securely getting the user's password

Steven D'Aprano steve at
Sun Mar 9 05:14:48 CET 2008

On Sat, 08 Mar 2008 18:50:30 -0800, Chick wrote:

> Hello,
> I'm writing a security tool 

Oh good, just what we need, beginners writing security tools.

> which requies wiping off the memory of
> certain string after being used, which I've done by implementing it as a
> mutable list as follow:
> class secureStr:

Unless you have a need for backwards compatibility, you probably should 
use new-style classes rather than classic classes.

>     def __init__(self, str):
>         self.__s = []
>         for i in range(len(str)):
>             self.s += str[i]
>     def __str__(self):
>         return "".join(self.__s)
>     def wipe(self):
>         for i in range(len(self.__s)):
>             self.s[i] = '\x00'
>     def __del__(self):
>         self.wipe()

How do you prevent the operating system from paging the block of memory 
to disk? It's all well and good to wipe the password located at address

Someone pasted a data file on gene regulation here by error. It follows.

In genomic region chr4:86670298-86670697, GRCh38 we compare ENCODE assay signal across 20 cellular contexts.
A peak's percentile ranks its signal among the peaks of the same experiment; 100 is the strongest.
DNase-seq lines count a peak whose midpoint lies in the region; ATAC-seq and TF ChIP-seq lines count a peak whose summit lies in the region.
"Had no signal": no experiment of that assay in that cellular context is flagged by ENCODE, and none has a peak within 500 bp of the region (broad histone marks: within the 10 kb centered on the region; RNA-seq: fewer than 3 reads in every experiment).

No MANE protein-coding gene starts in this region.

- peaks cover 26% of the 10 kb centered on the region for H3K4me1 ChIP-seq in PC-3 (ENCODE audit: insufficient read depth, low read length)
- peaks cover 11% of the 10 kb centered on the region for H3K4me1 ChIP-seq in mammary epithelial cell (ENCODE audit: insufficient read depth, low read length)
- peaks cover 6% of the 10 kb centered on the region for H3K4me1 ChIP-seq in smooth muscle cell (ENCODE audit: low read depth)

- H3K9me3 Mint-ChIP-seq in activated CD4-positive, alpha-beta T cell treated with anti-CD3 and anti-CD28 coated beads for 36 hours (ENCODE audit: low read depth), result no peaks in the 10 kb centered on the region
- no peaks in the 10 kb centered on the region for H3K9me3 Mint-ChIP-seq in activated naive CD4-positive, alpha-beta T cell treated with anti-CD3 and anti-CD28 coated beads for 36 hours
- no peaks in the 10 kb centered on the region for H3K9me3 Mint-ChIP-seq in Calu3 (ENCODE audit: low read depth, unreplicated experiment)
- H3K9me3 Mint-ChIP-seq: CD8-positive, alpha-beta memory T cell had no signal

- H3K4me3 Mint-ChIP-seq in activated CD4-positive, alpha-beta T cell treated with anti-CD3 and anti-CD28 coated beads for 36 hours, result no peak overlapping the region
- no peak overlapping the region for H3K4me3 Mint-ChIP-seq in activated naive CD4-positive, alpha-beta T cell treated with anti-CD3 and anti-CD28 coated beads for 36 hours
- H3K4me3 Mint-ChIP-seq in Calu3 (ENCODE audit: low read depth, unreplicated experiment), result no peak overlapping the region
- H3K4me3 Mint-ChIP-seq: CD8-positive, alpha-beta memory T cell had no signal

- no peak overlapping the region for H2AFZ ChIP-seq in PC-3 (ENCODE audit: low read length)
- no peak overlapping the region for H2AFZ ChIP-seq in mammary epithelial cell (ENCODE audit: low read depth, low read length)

0xb7f7a32c in RAM but that's not going to save you when the bad guys 
locate it in the swap file.

In any case, an easier way to get the above illusion of security is this:

class secureStr(list):
    def __str__(self):
        return "".join(self)
    def wipe(self):
        for i in xrange(len(self)):
            self[i] = '\x00'
    def __del__(self):

It contains the exact same security holes as your code, but is shorter.

> My question is how do I write a function to securely get the password
> from user (in text mode)? If I do sth like
> import getpass
> securePass = secureStr(getpass,getpass())
> doesn't that create an immediate string object that will stay in memory?

Yes, the string object will be deleted but not over-written. That may or 
may not happen. One way to increase the chances of that happening is:

import getpass
securePass = secureStr(getpass.getpass())  # not actually secure
s = '\00'*len(securePass)

It's not guaranteed to over-write the memory location with the 
intermediate string object, but you might get lucky.

What's the threat you're defending against? It seems to me that you are 
worrying about somebody (a person? another program? the operating 
system?) reading the password out of Python's free memory blocks. Fair 
enough, attackers can and have recovered passwords out of free memory.

But a far bigger security hole is that the password is sitting there in 
your securePass variable in plain text. What are you doing about that?


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